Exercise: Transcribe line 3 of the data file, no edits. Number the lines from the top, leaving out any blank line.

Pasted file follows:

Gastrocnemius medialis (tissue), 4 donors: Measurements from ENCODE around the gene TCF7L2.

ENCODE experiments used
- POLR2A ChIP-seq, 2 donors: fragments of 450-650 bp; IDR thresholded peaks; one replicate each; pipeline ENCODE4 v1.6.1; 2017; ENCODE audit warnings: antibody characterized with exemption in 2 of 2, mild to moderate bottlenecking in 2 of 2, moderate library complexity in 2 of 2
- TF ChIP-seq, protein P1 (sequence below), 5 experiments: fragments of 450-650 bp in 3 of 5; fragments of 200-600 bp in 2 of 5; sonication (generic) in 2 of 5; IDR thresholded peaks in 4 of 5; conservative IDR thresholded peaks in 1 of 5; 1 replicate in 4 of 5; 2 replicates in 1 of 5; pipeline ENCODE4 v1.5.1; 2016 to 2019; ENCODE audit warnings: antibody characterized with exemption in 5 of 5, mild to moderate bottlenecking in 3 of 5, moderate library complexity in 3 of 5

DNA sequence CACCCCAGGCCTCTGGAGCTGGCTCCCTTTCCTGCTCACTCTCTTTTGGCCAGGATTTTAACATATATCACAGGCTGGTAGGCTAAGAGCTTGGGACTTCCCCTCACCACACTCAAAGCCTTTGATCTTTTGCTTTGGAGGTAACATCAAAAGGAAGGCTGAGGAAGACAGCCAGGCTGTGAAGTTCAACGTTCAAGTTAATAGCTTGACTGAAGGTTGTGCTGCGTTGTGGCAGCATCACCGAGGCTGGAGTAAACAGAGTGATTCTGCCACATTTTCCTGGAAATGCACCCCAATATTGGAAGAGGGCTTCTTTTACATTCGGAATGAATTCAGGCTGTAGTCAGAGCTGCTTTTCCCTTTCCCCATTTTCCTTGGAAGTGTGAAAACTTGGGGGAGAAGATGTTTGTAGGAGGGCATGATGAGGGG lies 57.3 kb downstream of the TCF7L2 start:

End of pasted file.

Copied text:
- POLR2A ChIP-seq, 2 donors: fragments of 450-650 bp; IDR thresholded peaks; one replicate each; pipeline ENCODE4 v1.6.1; 2017; ENCODE audit warnings: antibody characterized with exemption in 2 of 2, mild to moderate bottlenecking in 2 of 2, moderate library complexity in 2 of 2